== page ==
It’s also a week when everyone from expert to novice tries to pick a winner, so we went to one of the most recognisable voices in racing, ITV commentator Richard Hoiles, to give us some advice.
How should I pick a horse?
“I think the best thing to do is to try and pick the horses for reasons that are due to you. Yes, listen to other people but when people get hooked on the sport, it’s when you back something that you liked for a specific reason and you feel you were correct, rather than just backing it because somebody else tipped it. You get the perfectly good pleasure by listening to someone’s selections or backing them blind, but just try and listen a little bit to the thought processes that go behind it.
“It’s a bit like those horrible maths things when they say ‘Show your workings’. I would have a lot more respect for someone who tipped a horse that finished last if I could understand the logic behind what they were saying, rather than someone who fluked a winner when I thought they just stuck their pin in.
“If you genuinely want to progress your involvement and enjoyment of the sport, then listen to that thought process, take them on board, and then apply them yourself. And when you begin to do that, and you select a winner when no one else has selected it, that’s when you begin to feel quite smug.
“Listen to what other people say and why they say it, but don’t blindly follow their conclusion because you can have 10 of us in a room all making very plausible cases for different horses and of course number 11 will win. It’s a small sample. Don’t be put off by thinking that you’re stupid for fancying X for reason Y, because you may well be right.”
Richard Hoiles’s Cheltenham tips
- Wed 15 Mar, 4.10pm, Glenfarclas Chase: Delta Work (11-10)
- Thur 16 Mar, 2.10pm, Pertemps Handicap Hurdle: Mill Green (25-1)
- Fri 17 Mar, 3.30pm, Gold Cup: Stattler (10-1), Royal Pagaille (50-1)
Who is your banker?
“My nap of the week would be a horse called Delta Work in the cross-country race, who was the big party pooper of Cheltenham last year because he beat Tiger Roll when he was making his swan song, the dual Grand National winner who everyone had hoped would go out on a high. Both of them are owned by Michael O’Leary of Ryanair, and Delta Work had the temerity to outbattle or outstay or just outlast Tiger Roll up the hill.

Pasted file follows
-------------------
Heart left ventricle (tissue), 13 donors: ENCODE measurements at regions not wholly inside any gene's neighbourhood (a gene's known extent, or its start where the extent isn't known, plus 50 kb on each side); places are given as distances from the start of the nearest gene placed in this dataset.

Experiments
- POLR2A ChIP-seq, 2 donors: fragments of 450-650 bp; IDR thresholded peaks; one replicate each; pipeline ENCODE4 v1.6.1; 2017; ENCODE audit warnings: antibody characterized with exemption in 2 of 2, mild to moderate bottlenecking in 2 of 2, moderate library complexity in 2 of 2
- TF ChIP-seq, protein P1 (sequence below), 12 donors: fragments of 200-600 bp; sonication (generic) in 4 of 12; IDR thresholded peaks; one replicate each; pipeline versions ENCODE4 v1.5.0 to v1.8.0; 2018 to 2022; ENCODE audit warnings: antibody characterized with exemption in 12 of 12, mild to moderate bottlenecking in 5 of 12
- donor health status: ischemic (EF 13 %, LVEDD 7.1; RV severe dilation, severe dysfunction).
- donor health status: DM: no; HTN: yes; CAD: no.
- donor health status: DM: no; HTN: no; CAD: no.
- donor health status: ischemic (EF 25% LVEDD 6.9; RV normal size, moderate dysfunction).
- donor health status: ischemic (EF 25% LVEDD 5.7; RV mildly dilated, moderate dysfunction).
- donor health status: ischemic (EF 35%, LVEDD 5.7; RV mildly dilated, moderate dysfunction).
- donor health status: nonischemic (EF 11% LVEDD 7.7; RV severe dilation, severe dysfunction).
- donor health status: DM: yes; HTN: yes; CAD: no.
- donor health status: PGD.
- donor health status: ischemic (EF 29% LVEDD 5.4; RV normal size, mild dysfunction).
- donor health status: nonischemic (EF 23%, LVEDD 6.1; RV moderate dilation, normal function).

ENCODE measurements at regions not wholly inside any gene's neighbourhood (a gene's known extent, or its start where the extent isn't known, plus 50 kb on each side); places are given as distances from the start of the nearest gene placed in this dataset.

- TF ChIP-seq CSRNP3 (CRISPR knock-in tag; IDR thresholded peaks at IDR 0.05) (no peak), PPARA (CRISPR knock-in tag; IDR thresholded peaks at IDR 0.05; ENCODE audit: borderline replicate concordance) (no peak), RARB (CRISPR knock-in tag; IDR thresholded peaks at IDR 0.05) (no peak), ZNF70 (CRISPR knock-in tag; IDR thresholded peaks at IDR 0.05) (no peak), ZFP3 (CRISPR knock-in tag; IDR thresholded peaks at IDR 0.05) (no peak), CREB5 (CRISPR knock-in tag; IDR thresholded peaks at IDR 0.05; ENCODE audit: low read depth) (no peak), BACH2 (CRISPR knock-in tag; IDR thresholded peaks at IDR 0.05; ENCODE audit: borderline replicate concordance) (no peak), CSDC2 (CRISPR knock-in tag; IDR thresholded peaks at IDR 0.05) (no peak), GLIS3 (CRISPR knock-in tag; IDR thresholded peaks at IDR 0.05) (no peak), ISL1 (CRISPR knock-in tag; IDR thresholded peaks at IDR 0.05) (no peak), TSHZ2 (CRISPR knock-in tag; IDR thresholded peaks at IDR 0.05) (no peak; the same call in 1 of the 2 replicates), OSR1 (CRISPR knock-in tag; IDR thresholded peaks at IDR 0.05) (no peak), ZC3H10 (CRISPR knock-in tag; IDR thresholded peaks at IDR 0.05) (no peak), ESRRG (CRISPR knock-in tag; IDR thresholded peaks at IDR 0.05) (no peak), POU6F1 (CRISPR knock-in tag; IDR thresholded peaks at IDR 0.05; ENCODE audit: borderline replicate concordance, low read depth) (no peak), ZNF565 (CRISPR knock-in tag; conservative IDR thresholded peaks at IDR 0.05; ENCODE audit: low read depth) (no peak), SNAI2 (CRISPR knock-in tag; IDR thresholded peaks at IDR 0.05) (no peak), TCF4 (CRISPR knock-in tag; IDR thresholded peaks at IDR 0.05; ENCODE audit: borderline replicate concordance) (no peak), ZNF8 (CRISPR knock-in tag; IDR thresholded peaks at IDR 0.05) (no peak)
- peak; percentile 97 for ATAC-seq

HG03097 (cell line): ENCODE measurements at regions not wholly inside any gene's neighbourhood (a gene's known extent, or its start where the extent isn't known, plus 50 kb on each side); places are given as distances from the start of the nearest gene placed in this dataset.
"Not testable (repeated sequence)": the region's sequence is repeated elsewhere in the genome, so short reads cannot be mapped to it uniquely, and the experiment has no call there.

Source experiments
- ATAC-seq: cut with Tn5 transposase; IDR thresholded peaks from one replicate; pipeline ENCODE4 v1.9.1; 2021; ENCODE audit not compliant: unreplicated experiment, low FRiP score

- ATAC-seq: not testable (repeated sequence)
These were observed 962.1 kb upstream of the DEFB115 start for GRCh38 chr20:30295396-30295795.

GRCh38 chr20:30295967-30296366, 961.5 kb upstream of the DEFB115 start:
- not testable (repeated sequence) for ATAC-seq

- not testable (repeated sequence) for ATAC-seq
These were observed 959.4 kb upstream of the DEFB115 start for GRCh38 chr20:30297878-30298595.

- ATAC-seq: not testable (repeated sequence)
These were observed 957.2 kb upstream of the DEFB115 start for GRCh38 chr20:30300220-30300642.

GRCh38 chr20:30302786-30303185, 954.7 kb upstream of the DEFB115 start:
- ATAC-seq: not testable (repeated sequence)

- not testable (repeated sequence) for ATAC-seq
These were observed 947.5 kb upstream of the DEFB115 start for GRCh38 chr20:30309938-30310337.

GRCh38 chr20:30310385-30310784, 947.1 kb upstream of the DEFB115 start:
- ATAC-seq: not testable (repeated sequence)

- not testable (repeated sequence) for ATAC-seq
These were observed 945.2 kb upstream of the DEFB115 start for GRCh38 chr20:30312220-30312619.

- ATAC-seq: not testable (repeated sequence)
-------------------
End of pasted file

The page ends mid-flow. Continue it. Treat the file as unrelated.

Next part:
“He’s only about even money, so he’s a banker in the sense that I think he’s the most likely winner of the week rather than someone on whom you’re going to make a fortune. Some of the other horses that are equivalent or shorter prices have a few more cracks in the armour and I think Delta Work doesn’t.”
What about something a bit more fanciful?
“The handicaps are where you can genuinely win some money, I think. You tend to go for horses that have been proven under the conditions in the past, and they’re just going back to do the same sort of thing.
“There’s a horse who is a bit old now called Mill Green. He is 11, he is one of Nicky Henderson’s, and Nicky’s got four or five in the race, but this one is the longest price of them.
“He’s got a slightly less flashy profile but he’s exactly the sort of horse that runs well at those Cheltenham Festivals. They just run at a tempo that you don’t get anywhere else. It’s so relentless that horses, if they’re suited to that, they will come back year on year.”
And the Gold Cup?
“The Gold Cup is one of those races where Galopin des Champs (7-4 favourite) is a little bit like the up-and-coming horse, but he has a lot more to prove yet to my mind.
“If you want to tip against a horse, you really want to try and do is look at what conditions he would least be suited by and work out which others in the field would therefore be suited by those conditions.
“If he’s not going to stay, it would be because it’s turned into an absolute mudbath come Friday and if that’s the case, there’s a horse called Stattler who won the National Hunt Chase last year at the Festival. Yes, it was a lower grade, slower race. But if it turns really really attritional, then it would suit him.
“There’s another horse in the same race at a big, big price called Royal Pagaille, trained by Venetia Williams, who also is a little bit underestimated under those conditions.
“I would reserve how much I staked on those horses until I got an accurate weather forecast midway through the week, and the muddier it got, the more interested I’d be.”